Many MozFest participants are making a repeat visit to London this week for the Festival. And some make it a habit of returning to the Festival year after year. Bastian Greshake-Tzovaras is one such MozFest regular; he’s also Director of Research at the Open Humans Foundation, a data-sharing and collaboration platform; and co-founder of openSNP, an open-source website for sharing genetic data.
What’s made Greshake-Tzovaras a repeat MozFest participant? He cites the variety of experiences MozFest offers, from interactive workshops and hands-on collaborations to art exhibitions and art-making experiences. And, he says, “there are so many interesting people from so many walks of life that you’re guaranteed to broaden your horizons and make friends by chatting with any of the other participants. Making these friends is one of the biggest draws of going to MozFest, it’s always a pleasure to meet up again with participants and make new friends.”
Greshake-Tzovaras was originally drawn to MozFest when the event featured an entire floor devoted to Open Science. A bioinformaticist by training, he works on enabling peer-production through collaborative citizen science. His work with Open Humans “enables people to learn from their own personal data and share them in a secure way to be used in citizen science research collaborations.” Open Humans looks to potential data sources that many of us generate without even thinking about it, like social media trails or data from wearables. The platform aims to help people make informed decisions about how to use and share this data. When MozFest evolved to focus on five core internet health issues, Greshake-Tzovaras’s citizen science project found a natural home in this emerging movement.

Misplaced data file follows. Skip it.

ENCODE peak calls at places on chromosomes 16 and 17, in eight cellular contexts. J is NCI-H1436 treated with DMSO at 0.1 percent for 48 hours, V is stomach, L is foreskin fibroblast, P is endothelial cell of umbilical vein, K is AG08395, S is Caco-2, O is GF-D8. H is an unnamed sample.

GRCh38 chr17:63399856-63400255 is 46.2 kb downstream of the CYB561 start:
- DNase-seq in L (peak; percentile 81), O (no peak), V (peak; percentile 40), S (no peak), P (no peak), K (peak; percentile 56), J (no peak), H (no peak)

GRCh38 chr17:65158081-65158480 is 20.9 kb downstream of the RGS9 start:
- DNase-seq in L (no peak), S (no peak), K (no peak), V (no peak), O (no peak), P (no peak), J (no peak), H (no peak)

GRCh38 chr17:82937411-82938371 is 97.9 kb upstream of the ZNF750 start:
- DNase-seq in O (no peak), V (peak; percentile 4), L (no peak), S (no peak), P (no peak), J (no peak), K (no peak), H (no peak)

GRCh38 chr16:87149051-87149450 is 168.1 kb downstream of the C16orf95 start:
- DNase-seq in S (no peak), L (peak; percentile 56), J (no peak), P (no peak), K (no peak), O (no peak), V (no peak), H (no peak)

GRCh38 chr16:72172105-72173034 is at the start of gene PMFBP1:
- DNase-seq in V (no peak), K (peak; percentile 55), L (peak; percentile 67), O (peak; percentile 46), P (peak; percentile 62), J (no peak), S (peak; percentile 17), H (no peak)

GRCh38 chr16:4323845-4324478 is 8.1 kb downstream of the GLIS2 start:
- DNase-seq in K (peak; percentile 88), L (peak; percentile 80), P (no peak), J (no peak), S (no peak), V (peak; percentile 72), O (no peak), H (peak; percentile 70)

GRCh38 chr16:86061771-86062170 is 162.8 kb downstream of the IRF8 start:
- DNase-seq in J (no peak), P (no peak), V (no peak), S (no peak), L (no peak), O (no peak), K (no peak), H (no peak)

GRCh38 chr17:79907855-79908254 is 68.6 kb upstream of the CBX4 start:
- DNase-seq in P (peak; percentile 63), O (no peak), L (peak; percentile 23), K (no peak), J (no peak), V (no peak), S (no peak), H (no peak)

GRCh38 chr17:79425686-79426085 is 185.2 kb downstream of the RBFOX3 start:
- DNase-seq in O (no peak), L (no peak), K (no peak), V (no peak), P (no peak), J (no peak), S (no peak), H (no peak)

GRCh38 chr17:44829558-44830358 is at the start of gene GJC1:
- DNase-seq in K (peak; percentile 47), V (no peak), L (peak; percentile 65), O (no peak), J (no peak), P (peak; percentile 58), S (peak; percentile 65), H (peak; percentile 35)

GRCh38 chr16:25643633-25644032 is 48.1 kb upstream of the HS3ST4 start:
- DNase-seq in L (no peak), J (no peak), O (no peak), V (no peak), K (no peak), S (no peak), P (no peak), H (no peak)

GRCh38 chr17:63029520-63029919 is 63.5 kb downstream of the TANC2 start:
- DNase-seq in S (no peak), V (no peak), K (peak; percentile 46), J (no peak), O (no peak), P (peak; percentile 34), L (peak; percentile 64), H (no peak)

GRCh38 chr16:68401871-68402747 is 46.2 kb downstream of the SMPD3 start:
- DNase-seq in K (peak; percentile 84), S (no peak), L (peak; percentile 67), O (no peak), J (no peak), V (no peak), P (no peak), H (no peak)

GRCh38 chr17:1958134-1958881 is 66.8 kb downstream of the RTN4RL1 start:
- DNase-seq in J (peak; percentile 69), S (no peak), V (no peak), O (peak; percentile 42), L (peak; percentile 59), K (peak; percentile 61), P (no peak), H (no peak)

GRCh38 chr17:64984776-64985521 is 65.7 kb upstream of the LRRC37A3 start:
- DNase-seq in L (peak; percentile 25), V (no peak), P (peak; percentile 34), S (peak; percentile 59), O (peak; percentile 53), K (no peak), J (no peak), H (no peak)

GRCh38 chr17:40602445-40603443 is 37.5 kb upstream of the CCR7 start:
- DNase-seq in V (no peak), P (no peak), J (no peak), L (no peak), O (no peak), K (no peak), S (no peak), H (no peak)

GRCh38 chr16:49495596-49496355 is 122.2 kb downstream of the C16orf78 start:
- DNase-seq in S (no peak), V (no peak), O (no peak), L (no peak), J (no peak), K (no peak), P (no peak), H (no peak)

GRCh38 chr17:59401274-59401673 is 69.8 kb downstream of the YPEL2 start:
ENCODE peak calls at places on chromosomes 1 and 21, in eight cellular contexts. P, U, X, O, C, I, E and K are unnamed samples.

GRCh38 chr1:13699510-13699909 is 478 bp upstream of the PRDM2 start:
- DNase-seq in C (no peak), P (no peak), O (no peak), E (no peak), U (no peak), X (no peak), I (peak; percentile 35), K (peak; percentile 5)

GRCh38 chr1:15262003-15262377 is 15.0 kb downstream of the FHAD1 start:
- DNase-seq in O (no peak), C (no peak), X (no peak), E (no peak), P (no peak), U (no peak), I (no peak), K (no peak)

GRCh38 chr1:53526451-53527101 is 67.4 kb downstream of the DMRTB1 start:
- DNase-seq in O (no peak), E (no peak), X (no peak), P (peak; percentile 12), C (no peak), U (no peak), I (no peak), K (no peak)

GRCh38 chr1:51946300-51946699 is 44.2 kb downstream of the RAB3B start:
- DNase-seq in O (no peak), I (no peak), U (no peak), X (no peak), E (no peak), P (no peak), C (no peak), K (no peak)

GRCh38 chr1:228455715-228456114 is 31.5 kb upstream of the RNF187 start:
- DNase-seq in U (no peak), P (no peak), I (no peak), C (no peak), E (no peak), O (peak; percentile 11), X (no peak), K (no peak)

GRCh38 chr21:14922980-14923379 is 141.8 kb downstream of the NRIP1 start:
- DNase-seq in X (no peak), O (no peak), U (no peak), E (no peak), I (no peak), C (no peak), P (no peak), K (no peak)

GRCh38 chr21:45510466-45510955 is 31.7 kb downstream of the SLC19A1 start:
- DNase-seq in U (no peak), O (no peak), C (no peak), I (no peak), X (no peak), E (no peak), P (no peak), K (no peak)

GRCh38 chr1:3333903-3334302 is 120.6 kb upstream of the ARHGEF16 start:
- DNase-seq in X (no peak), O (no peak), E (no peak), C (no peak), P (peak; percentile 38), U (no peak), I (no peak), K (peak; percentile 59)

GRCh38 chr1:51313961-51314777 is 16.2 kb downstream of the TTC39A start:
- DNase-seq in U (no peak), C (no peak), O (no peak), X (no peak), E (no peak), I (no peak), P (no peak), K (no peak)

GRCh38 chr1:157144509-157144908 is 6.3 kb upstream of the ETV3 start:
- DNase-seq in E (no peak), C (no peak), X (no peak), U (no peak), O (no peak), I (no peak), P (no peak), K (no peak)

“Our work is pretty much at the intersection of Privacy & Security, Openness and Web Literacy,” he says. “Our goal is to empower people to learn and understand the data they are collecting and leaving all across the web. As these data can be quite sensitive, we are of course very interested which privacy and sharing models can be applied to them to make the data as useful for research as possible, while honoring the consent and sharing of individuals.”
As the Festival evolved, Greshake-Tzovaras’s work has evolved and grown as well, and benefited from connections made and ideas sparked at the Festival. “Going to MozFest has been great for developing our ideas on data management and designing for collaboration,” says Greshake-Tzovaras. “With participants of so many different backgrounds, it’s a great place to discuss your own project and figure out what needs and wishes your potential users have!”
Greshake-Tzovaras highlights what might be one of the main reasons why so many participants become MozFest regulars. “Even when coming to MozFest for the first time it felt like coming back to family, in the best possible sense. People are so welcoming and friendly!”
And, finally, he offers a bit of advice to both newbies and veteran festival-goers alike: “Don’t miss out on the great parties after the main program to hang out with the new friends you’ll make!”
Get your tickets to MozFest 2019 now! Can’t make it to London? Follow #MozFest and @mozillafestival on twitter, and check out mozillafestival.org for a livestream of the Festival’s Dialogues & Debates series over the Festival weekend.